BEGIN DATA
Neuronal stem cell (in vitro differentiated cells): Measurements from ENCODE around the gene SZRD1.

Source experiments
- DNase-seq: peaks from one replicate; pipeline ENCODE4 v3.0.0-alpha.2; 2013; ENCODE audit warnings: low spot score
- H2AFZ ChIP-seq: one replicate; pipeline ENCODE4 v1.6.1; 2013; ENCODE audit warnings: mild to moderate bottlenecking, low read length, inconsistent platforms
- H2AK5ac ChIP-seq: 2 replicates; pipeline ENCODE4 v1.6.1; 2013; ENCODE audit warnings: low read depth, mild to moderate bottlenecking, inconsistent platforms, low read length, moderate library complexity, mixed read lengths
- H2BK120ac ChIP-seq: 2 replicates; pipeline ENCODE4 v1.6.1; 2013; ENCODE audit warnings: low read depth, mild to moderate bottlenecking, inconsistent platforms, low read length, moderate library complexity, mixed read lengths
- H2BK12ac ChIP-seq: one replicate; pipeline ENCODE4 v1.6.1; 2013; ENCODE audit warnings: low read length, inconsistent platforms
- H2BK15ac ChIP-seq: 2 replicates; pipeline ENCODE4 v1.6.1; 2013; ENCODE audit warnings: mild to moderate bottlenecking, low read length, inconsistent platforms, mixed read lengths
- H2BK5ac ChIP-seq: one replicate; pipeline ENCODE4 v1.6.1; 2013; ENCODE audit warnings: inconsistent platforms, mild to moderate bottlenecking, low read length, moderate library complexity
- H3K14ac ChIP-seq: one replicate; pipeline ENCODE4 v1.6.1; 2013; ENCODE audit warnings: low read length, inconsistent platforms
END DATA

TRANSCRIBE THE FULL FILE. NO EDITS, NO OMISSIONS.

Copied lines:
Neuronal stem cell (in vitro differentiated cells): Measurements from ENCODE around the gene SZRD1.

Source experiments
- DNase-seq: peaks from one replicate; pipeline ENCODE4 v3.0.0-alpha.2; 2013; ENCODE audit warnings: low spot score
- H2AFZ ChIP-seq: one replicate; pipeline ENCODE4 v1.6.1; 2013; ENCODE audit warnings: mild to moderate bottlenecking, low read length, inconsistent platforms
- H2AK5ac ChIP-seq: 2 replicates; pipeline ENCODE4 v1.6.1; 2013; ENCODE audit warnings: low read depth, mild to moderate bottlenecking, inconsistent platforms, low read length, moderate library complexity, mixed read lengths
- H2BK120ac ChIP-seq: 2 replicates; pipeline ENCODE4 v1.6.1; 2013; ENCODE audit warnings: low read depth, mild to moderate bottlenecking, inconsistent platforms, low read length, moderate library complexity, mixed read lengths
- H2BK12ac ChIP-seq: one replicate; pipeline ENCODE4 v1.6.1; 2013; ENCODE audit warnings: low read length, inconsistent platforms
- H2BK15ac ChIP-seq: 2 replicates; pipeline ENCODE4 v1.6.1; 2013; ENCODE audit warnings: mild to moderate bottlenecking, low read length, inconsistent platforms, mixed read lengths
- H2BK5ac ChIP-seq: one replicate; pipeline ENCODE4 v1.6.1; 2013; ENCODE audit warnings: inconsistent platforms, mild to moderate bottlenecking, low read length, moderate library complexity
- H3K14ac ChIP-seq: one replicate; pipeline ENCODE4 v1.6.1; 2013; ENCODE audit warnings: low read length, inconsistent platforms